An end to the trade war could easily light a fire under Ctrip shares.
Deere & Company (DE)
While Caterpillar is the machinery company that’s made the most noise in response to new tariffs, farm implement outfit Deere & Company (NYSE:DE) is arguably a bigger victim. It’s also, however, better positioned to recover once the tariff war comes to a close.
The company is fighting not one war, but two.
On one front, it’s bearing the added cost of materials needed to manufacture tractors and pickers, while struggling to keep its wares affordable enough to China’s farms that need high-throughput farm equipment.
The second — and arguably bigger — hurdle Deere faces right now is diminished demand from U.S. farms that suddenly find themselves struggling to sell their goods overseas. The 25% levy China imposed on U.S. grown soybeans, for instance, has all but halted sales of U.S. soybeans there. Farmers aren’t interested in buying equipment that won’t at least pay for itself.
Add Walmart (NYSE:WMT) to your list of the best stocks to buy if and when the trade war finally cools off, for the obvious reason.
To its credit, the world’s biggest retailer has made a deliberate effort to procure and sell more goods made in the United States. There’s only so much inventory U.S. companies can supply though. For goods like luggage, vacuum cleaners, furniture and electronics accessories, China may be the only viable source. It has been estimated that as much as three-fourths of the merchandise sold in Walmart stores is made in China.
Thus far, the company has been able to navigate tricky tariff waters, keeping most prices at palatable levels. There’s no getting around the reality, however, that an end to the tariff war would be a huge relief to owners of WMT stock.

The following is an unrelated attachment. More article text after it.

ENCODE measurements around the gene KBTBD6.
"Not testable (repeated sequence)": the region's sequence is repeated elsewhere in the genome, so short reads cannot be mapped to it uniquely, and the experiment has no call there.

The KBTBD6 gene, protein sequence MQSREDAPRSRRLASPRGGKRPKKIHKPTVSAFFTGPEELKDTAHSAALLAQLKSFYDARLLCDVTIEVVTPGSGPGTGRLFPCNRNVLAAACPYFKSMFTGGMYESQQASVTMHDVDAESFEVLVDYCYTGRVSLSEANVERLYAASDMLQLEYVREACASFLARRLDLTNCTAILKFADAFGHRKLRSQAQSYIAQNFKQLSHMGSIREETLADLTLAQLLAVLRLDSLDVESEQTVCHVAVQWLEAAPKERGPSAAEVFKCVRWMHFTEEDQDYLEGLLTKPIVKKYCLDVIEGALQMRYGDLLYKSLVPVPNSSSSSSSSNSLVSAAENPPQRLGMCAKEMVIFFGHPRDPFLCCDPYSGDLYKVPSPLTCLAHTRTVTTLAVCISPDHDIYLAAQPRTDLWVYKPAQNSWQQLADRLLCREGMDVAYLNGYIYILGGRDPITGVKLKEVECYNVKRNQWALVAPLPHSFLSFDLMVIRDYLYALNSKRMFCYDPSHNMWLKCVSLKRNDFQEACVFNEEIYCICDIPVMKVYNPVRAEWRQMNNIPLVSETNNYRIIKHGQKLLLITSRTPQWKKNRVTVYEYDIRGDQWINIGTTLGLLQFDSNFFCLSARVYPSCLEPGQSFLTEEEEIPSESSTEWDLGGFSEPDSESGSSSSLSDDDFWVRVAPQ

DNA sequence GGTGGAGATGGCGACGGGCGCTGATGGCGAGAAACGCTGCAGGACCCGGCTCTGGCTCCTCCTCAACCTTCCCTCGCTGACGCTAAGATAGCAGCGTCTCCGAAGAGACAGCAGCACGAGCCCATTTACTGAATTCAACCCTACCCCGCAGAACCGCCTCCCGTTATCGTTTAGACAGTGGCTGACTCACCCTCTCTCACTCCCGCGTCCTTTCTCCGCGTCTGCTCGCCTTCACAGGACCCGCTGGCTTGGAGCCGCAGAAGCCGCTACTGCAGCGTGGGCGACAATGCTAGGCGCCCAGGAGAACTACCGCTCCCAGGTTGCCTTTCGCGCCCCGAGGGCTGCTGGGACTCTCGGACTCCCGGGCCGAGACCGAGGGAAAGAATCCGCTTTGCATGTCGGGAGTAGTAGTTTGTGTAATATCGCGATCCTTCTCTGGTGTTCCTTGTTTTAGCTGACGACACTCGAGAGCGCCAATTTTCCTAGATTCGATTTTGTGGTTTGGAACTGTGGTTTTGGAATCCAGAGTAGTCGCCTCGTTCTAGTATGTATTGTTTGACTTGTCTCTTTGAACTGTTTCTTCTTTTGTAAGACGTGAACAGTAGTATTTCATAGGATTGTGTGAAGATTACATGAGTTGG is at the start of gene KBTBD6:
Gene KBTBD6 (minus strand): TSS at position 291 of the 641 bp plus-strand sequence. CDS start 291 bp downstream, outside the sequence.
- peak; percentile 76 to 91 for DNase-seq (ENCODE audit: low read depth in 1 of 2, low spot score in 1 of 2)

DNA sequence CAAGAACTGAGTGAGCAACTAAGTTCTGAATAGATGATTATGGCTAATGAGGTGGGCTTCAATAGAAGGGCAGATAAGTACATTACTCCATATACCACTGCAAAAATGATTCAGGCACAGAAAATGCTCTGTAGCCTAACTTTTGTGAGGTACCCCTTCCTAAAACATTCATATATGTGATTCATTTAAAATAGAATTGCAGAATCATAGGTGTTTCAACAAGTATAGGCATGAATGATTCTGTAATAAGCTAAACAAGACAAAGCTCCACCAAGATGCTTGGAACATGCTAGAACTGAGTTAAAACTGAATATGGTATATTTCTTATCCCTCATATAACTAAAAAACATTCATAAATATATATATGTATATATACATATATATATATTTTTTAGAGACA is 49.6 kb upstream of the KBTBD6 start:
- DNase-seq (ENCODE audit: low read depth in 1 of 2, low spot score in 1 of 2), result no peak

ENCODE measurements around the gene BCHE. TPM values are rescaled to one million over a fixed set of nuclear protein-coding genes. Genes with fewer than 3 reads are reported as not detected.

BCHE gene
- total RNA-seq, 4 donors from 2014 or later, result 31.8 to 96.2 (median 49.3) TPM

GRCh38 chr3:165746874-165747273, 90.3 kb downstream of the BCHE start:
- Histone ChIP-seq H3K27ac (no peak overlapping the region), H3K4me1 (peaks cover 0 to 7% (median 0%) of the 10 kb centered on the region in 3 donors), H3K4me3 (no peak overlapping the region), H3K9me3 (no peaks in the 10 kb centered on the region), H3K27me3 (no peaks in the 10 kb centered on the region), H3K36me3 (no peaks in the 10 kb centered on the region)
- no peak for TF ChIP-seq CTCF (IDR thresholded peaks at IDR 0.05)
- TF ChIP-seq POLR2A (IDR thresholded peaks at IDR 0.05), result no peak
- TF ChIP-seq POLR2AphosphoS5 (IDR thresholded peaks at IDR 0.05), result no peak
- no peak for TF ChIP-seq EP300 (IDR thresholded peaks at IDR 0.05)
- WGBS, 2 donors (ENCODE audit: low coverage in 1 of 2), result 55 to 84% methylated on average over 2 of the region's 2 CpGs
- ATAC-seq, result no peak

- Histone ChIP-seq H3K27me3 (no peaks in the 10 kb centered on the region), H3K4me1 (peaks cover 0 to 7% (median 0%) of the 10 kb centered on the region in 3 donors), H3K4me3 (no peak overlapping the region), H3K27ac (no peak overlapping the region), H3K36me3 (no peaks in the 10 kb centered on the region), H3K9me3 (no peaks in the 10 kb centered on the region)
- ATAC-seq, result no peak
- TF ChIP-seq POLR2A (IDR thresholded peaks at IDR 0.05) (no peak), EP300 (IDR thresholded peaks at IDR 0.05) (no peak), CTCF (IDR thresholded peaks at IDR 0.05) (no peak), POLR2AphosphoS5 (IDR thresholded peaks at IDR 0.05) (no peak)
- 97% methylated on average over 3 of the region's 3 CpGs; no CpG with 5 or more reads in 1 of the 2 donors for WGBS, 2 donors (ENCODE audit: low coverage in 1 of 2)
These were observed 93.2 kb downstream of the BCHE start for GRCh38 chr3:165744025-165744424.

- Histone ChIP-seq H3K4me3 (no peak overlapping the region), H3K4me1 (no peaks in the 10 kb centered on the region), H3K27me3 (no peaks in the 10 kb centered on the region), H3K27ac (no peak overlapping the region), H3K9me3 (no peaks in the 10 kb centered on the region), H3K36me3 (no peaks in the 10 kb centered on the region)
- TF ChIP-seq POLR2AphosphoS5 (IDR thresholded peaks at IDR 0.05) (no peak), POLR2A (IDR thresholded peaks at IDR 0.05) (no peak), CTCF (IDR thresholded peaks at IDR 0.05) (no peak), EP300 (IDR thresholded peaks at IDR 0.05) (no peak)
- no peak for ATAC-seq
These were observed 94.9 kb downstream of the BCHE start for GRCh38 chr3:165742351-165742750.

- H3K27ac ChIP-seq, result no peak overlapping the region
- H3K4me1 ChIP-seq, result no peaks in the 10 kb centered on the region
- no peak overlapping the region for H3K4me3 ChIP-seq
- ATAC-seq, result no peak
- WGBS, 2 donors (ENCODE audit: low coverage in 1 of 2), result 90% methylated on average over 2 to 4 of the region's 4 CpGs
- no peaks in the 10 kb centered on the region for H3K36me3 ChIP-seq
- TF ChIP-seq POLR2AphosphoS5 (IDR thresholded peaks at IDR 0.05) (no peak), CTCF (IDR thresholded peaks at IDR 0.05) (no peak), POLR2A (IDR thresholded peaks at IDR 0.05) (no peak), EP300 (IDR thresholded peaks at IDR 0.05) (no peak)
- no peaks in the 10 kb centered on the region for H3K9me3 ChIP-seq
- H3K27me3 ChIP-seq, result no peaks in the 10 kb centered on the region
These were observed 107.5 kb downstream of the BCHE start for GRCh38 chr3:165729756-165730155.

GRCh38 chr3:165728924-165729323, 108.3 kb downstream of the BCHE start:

A. O. Smith (AOS)
Finally, A. O. Smith (NYSE:AOS) may end up being one of the biggest winners of an end to the increasingly nagging trade war.
It was already noted that the rise of middle-class consumerism in China proved to be a boom for Ctrip, but the nation’s cultural shift didn’t end there. For some of China’s residents, better-paying jobs meant growing demand for water heaters. For some families, it was their first hot water tank.
Nevertheless, the company fears a prolonged trade war could increasingly weaken results. CEO Kevin Wheeler added to the organization’s 2018 report “Assuming relatively flat consumer demand in 2019 and without the impact of the previously disclosed channel inventory build we experienced in 2018, which we estimate was at least 5 percent of 2018 China sales, we project China sales will decline by 3 to 6 percent in 2019 in local currency terms and 7 to 10 percent in U.S. dollar terms.”
An amicable end to the trade spat, of course, would turn that headwind around.